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Discrimination of exfoliative cytology samples employing ATR-FTIR microspectroscopy.

Research output: Contribution to journalJournal article

Published

Journal publication date07/2006
JournalMutagenesis
Journal number4
Volume21
Pages289
Original languageEnglish

Abstract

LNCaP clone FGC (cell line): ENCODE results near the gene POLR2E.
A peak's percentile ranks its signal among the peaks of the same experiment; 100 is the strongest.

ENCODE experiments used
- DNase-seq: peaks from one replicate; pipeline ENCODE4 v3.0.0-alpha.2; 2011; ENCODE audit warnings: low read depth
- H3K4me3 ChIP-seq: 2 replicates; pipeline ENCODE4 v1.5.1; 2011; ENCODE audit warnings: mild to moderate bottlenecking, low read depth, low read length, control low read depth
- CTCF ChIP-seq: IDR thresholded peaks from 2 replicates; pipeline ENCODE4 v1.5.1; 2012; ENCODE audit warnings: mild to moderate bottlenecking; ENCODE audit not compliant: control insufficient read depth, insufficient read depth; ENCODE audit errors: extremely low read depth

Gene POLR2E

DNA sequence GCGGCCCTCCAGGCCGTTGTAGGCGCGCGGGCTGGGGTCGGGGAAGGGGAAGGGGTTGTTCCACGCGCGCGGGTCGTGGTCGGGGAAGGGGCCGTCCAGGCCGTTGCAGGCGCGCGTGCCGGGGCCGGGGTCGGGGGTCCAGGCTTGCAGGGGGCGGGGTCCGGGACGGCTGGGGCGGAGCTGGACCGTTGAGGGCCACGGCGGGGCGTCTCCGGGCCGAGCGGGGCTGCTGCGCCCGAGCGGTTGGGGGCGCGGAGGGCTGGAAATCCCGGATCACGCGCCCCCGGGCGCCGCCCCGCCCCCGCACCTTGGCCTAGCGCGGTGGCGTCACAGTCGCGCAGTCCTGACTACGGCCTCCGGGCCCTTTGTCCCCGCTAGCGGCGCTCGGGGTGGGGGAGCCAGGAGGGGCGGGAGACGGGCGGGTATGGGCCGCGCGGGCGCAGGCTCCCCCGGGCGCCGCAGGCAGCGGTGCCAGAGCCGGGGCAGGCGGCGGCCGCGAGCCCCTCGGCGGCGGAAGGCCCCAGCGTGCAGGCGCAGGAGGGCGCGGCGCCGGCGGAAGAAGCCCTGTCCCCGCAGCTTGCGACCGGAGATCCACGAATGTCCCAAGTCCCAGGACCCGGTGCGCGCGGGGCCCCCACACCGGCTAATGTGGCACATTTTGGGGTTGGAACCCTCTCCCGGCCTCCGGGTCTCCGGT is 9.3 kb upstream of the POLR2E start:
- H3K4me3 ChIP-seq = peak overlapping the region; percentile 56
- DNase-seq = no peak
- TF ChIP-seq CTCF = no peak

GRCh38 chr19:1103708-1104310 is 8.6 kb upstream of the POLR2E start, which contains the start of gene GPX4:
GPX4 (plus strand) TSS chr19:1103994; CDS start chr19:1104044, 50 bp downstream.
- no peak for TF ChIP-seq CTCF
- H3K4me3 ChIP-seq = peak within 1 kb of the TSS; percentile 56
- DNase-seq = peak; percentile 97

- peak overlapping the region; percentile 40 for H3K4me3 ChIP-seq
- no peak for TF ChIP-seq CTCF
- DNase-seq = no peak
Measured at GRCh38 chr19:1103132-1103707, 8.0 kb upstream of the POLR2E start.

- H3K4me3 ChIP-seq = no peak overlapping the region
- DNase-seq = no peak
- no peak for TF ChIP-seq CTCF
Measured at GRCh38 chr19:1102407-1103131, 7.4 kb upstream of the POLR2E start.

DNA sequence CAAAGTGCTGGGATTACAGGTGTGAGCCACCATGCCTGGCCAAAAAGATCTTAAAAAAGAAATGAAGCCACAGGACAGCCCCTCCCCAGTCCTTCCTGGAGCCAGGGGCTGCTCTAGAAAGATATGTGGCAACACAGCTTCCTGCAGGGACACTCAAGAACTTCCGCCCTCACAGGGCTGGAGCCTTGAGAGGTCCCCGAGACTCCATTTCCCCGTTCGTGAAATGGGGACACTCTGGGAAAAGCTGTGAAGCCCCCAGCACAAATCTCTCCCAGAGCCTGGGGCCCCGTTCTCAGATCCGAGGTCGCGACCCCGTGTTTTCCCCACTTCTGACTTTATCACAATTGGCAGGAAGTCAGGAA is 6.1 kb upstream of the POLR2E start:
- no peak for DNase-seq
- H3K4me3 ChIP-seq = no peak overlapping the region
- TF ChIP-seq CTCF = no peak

The aetiology of cervical cancer is strongly associated with viral infection (i.e. human papillomavirus (HPV)); other risk factors include low socio-economic class, multiple sexual partners, smoking and poor diet. Cervical cancer screening employing smears of exfoliative cytology for the visual identification of atypical cells has successfully led to a fall in mortality from this disease. However, false negatives occur when a smear is determined normal although atypical cells (be they pre-malignant or malignant) are present. The use of attenuated total reflection (ATR)-FTIR microspectroscopy to interrogate samples of exfoliative cytology is a novel approach to screening that may allow the rapid profiling of a pathological status. Changes in derived vibrational spectra may be associated with a biochemical biomarker of dyskaryosis. To investigate this possibility, we interrogated eight cervical samples of exfoliative cytology using ATR-FTIR microspectroscopy. Two were normal, two were low-grade cervical intraepithelial neoplasia (CIN)1, two were high-grade (CIN2/3) and two were invasive carcinoma samples. Cellular material was applied to an ATR crystal and vibrational spectra were obtained using a Bruker Vector 22 FTIR spectrometer with Helios ATR attachment. At least 10 spectra per sample of exfoliative cytology were acquired in the ATR mode using Bruker OPUS software; these spectra were then individually baseline corrected. These derived spectra were subsequently analysed using principal component analysis (PCA). Cluster plots allowed the identification of any spatial separation (pointing to increasing dissimilarity) as a function of spectral differences between different samples in a 3-D ‘‘hyperspace’’. Apparently independent of oncogenic HPV genotype, successful discrimination between normal, CIN1, CIN2/3 and invasive carcinoma samples was obtained. Normal and invasive carcinoma samples exhibited 100% segregation in ‘‘hyperspace’’ and the samples classified as low- or high-grade clustered variously between, pointing towards a model of progression. Retrospective histological analysis of smears confirmed the diagnostic potential of this approach. ATR-FTIR microspectroscopy potentially could be used in routine cervical cancer screening in an objective approach less prone to the current limitation of false-negative occurrence. The combined application of ATR-FTIR microspectroscopy and PCA may also allow for the tracking of biochemical markers of progression from normal to invasive carcinoma. We are currently interrogating larger cohorts to determine the applicability of IR microspectroscopy for routine screening.